Appeared in Spring/Summer 1995, Vol. XXI, Nos. 1, 2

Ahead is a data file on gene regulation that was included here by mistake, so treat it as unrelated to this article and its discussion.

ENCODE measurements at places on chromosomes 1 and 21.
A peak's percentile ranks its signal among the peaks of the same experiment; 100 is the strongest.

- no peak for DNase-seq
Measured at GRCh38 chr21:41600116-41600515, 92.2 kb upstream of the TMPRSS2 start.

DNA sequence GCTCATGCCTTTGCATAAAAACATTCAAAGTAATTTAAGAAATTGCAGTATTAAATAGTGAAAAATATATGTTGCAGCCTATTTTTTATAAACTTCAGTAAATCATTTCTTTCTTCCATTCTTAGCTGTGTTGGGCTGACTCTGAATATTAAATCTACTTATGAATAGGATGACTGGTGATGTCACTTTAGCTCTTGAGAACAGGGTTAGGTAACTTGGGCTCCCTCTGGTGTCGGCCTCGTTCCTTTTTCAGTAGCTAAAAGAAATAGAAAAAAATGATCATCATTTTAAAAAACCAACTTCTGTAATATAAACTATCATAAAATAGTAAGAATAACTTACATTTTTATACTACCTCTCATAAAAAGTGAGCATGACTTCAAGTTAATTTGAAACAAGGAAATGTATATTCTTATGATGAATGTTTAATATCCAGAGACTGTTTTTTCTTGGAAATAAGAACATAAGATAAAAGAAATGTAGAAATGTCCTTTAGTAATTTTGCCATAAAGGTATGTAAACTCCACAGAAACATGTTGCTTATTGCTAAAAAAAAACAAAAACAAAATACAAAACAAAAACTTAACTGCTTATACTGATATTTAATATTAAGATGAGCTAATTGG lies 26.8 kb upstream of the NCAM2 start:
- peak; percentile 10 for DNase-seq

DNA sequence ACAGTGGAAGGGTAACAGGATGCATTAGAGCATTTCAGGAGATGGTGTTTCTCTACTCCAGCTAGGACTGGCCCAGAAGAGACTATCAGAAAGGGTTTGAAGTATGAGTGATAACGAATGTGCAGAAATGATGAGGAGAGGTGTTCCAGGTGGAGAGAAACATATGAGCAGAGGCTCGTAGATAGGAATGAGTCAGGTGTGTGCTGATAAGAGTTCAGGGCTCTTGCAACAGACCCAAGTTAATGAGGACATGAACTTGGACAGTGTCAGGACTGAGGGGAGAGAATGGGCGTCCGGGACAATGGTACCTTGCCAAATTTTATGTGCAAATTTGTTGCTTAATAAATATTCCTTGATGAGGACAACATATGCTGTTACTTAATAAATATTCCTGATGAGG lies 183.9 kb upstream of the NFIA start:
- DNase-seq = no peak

There is something radically wrong with the family and the relationship between the sexes in the West as we rapidly approach the third millennium of the Christian era. People and families are behaving very strangely, almost as if they were characters out of Walker Percy’s novel, Love Among the Ruins, or Don Siegel’s film, Invasion of the Body Snatchers. For example, could one imagine that the European parliament, representing the community of european nations, would propose that homosexual relationships be given legal sanction equivalent to marriage? Indeed it would be hard to find similar situations in history, unless it be the pre-Christian paganism of the Roman Empire (cf. St. Paul’s letter to the Romans 1:11-20) or the behavior of the barbarian hordes of central Asia as they poured into a weak and decadent empire. However, their behavior could be simply attributed to original sin and its results and to their lack of Christianity. Today, in societies that are nominally Christian, we witness the phenomenon of women who do not act like women, nor men like men, nor families like families. Codes of moral behavior that have made the family the central unit of society and have been the “guardrails” of civilization for centuries have been discarded as antiquated. There are indices over the last 35 years which indicate disastrous societal changes in the United states.1 When one looks for the roots of these societal problems, one has to look primarily at the state of the family but also at the system of education which presumably helps to form students in their behavior.
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